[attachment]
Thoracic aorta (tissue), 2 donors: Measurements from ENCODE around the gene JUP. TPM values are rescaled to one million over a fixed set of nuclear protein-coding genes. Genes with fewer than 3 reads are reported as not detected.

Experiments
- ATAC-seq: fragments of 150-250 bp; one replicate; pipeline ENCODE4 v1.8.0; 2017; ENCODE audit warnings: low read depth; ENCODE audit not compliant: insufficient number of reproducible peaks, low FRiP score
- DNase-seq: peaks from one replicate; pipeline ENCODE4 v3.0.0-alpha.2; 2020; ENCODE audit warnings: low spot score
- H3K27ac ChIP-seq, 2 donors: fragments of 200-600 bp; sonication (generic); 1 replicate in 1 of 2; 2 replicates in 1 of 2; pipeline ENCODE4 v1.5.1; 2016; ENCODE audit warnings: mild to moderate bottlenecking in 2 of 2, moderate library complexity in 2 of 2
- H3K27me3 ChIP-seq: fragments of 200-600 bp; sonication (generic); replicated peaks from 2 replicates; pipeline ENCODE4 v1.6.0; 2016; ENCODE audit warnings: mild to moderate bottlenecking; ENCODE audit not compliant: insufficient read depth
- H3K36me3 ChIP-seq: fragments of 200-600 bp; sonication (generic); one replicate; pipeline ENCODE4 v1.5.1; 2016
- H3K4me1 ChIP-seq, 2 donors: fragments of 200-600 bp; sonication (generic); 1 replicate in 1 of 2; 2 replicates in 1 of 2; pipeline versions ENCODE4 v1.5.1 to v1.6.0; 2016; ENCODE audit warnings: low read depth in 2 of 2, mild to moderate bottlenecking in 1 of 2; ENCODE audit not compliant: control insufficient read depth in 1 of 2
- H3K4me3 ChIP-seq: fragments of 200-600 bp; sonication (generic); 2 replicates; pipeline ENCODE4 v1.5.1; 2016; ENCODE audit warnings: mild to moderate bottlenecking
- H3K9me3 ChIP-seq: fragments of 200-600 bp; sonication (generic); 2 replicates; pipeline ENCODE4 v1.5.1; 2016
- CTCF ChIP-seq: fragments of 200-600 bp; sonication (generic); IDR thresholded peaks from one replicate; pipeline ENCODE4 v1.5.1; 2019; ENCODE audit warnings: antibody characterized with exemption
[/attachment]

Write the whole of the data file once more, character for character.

Thoracic aorta (tissue), 2 donors: Measurements from ENCODE around the gene JUP. TPM values are rescaled to one million over a fixed set of nuclear protein-coding genes. Genes with fewer than 3 reads are reported as not detected.

Experiments
- ATAC-seq: fragments of 150-250 bp; one replicate; pipeline ENCODE4 v1.8.0; 2017; ENCODE audit warnings: low read depth; ENCODE audit not compliant: insufficient number of reproducible peaks, low FRiP score
- DNase-seq: peaks from one replicate; pipeline ENCODE4 v3.0.0-alpha.2; 2020; ENCODE audit warnings: low spot score
- H3K27ac ChIP-seq, 2 donors: fragments of 200-600 bp; sonication (generic); 1 replicate in 1 of 2; 2 replicates in 1 of 2; pipeline ENCODE4 v1.5.1; 2016; ENCODE audit warnings: mild to moderate bottlenecking in 2 of 2, moderate library complexity in 2 of 2
- H3K27me3 ChIP-seq: fragments of 200-600 bp; sonication (generic); replicated peaks from 2 replicates; pipeline ENCODE4 v1.6.0; 2016; ENCODE audit warnings: mild to moderate bottlenecking; ENCODE audit not compliant: insufficient read depth
- H3K36me3 ChIP-seq: fragments of 200-600 bp; sonication (generic); one replicate; pipeline ENCODE4 v1.5.1; 2016
- H3K4me1 ChIP-seq, 2 donors: fragments of 200-600 bp; sonication (generic); 1 replicate in 1 of 2; 2 replicates in 1 of 2; pipeline versions ENCODE4 v1.5.1 to v1.6.0; 2016; ENCODE audit warnings: low read depth in 2 of 2, mild to moderate bottlenecking in 1 of 2; ENCODE audit not compliant: control insufficient read depth in 1 of 2
- H3K4me3 ChIP-seq: fragments of 200-600 bp; sonication (generic); 2 replicates; pipeline ENCODE4 v1.5.1; 2016; ENCODE audit warnings: mild to moderate bottlenecking
- H3K9me3 ChIP-seq: fragments of 200-600 bp; sonication (generic); 2 replicates; pipeline ENCODE4 v1.5.1; 2016
- CTCF ChIP-seq: fragments of 200-600 bp; sonication (generic); IDR thresholded peaks from one replicate; pipeline ENCODE4 v1.5.1; 2019; ENCODE audit warnings: antibody characterized with exemption